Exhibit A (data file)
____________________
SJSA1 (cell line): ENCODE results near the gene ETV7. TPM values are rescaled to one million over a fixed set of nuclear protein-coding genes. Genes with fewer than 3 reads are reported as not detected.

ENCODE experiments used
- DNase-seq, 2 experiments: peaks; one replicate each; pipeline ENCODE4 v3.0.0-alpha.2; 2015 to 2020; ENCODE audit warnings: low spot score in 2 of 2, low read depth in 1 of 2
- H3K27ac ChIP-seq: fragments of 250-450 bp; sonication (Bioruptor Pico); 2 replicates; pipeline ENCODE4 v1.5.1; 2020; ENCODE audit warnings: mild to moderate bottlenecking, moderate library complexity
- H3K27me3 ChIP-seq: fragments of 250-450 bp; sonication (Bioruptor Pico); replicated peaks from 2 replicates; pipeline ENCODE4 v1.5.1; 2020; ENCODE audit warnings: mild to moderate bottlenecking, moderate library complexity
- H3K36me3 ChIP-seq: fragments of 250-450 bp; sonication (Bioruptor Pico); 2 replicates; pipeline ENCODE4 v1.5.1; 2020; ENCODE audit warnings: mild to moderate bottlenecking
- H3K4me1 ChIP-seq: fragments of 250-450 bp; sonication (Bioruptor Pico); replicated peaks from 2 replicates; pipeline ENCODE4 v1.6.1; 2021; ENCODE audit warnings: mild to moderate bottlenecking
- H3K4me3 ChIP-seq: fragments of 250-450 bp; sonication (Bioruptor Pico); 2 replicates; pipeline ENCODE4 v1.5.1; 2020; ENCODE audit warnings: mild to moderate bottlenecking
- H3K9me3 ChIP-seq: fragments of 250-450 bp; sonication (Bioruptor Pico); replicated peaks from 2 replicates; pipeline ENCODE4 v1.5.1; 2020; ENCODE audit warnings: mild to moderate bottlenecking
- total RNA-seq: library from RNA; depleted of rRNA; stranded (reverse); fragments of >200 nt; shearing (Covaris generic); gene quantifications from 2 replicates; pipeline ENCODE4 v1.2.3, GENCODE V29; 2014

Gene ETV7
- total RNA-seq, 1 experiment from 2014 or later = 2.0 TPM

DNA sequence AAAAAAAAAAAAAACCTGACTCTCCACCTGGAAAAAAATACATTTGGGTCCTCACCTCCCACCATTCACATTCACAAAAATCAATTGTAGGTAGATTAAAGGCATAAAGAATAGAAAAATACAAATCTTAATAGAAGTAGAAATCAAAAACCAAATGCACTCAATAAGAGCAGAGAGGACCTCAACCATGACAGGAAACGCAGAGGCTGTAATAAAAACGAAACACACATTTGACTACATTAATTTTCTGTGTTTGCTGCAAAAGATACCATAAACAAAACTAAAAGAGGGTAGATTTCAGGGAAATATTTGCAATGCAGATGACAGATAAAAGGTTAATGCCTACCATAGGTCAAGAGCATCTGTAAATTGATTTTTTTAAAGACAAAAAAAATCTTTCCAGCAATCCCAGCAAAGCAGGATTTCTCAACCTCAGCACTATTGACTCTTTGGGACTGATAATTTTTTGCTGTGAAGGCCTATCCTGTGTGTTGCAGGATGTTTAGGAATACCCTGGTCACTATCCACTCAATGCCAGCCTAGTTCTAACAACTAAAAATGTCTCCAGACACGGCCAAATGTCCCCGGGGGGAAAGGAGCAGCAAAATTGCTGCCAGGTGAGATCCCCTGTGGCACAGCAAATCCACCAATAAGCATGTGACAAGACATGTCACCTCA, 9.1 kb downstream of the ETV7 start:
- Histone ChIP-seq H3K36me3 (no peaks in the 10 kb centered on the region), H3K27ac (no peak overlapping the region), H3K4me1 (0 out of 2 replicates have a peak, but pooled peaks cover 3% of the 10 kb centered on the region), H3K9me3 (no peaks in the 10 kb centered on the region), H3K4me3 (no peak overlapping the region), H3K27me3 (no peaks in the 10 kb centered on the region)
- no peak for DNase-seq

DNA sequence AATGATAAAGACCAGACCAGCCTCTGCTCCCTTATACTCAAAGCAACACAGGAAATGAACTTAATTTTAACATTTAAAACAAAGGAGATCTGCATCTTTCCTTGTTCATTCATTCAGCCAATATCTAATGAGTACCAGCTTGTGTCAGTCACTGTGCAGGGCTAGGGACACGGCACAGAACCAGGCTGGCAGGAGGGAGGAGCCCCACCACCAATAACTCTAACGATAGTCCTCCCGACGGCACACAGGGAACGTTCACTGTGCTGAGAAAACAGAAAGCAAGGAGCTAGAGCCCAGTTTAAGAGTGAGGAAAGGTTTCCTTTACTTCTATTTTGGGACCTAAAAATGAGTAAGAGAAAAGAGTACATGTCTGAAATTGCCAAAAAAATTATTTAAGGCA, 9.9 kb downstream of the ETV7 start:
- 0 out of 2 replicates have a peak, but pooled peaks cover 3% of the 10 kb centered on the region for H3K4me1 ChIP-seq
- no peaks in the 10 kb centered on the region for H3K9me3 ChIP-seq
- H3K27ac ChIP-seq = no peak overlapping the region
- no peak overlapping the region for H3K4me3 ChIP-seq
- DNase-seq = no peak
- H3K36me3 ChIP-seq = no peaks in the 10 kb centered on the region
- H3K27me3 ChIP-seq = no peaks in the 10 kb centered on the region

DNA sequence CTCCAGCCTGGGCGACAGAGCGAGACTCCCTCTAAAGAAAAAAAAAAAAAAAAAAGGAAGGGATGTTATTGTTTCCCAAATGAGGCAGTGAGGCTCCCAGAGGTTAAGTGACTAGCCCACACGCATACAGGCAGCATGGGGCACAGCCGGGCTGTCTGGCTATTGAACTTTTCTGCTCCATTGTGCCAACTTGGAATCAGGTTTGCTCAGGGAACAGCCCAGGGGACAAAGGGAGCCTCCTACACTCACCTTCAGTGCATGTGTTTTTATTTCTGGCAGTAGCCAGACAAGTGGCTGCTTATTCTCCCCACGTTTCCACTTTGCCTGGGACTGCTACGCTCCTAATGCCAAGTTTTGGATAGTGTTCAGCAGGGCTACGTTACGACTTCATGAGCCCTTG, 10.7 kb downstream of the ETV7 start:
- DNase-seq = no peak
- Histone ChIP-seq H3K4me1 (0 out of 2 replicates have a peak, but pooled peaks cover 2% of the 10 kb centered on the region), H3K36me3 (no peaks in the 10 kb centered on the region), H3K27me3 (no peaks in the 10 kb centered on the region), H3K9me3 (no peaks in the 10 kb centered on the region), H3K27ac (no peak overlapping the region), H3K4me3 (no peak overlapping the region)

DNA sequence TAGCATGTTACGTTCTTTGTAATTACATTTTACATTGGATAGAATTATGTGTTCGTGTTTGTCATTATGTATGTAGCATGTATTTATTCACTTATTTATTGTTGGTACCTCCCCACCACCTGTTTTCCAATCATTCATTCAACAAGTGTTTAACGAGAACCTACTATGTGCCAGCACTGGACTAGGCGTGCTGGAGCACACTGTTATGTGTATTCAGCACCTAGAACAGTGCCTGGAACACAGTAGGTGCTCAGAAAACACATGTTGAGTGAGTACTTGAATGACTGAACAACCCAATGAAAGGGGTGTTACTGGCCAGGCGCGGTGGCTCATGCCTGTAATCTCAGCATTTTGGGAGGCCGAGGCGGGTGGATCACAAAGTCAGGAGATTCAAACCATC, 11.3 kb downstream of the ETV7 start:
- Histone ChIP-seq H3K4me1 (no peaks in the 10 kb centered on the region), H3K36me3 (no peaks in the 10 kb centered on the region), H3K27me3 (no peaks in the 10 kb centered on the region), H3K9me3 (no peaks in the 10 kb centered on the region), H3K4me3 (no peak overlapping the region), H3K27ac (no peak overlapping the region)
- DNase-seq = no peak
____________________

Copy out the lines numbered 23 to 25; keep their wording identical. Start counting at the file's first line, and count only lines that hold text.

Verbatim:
- H3K27me3 ChIP-seq = no peaks in the 10 kb centered on the region

DNA sequence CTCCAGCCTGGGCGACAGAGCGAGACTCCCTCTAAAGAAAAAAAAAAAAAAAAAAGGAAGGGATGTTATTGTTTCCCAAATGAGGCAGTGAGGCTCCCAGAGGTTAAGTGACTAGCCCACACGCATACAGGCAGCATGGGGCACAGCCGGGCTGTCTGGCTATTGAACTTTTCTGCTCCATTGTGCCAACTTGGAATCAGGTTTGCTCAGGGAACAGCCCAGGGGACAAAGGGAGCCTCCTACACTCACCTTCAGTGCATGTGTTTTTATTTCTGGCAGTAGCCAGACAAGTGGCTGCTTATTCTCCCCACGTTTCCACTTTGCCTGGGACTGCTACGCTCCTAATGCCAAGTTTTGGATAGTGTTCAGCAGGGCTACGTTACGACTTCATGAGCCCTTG, 10.7 kb downstream of the ETV7 start:
- DNase-seq = no peak